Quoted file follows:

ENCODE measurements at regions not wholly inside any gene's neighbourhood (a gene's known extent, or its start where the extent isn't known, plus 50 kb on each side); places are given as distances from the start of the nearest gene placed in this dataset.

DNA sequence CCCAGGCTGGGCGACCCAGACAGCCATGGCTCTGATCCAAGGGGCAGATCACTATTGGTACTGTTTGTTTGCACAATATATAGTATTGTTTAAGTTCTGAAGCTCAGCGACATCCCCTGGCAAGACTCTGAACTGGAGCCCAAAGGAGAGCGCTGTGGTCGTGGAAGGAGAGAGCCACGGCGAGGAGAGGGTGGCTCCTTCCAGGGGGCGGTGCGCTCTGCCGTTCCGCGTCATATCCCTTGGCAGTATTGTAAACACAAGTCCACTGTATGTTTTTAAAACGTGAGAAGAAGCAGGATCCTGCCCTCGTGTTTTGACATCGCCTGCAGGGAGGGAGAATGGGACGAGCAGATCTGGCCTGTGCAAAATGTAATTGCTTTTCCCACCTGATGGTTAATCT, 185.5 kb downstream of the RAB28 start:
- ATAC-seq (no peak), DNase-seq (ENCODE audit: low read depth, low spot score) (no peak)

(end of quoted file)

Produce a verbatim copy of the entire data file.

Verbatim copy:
ENCODE measurements at regions not wholly inside any gene's neighbourhood (a gene's known extent, or its start where the extent isn't known, plus 50 kb on each side); places are given as distances from the start of the nearest gene placed in this dataset.

DNA sequence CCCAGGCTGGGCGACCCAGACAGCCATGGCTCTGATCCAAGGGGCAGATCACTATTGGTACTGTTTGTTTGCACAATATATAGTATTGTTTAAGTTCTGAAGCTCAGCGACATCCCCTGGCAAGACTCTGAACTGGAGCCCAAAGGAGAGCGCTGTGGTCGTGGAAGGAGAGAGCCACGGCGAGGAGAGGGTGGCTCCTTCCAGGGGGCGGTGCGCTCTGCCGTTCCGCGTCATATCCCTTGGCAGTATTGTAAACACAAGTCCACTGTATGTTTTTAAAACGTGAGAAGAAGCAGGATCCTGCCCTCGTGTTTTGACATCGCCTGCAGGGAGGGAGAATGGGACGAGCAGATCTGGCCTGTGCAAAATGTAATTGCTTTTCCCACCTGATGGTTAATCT, 185.5 kb downstream of the RAB28 start:
- ATAC-seq (no peak), DNase-seq (ENCODE audit: low read depth, low spot score) (no peak)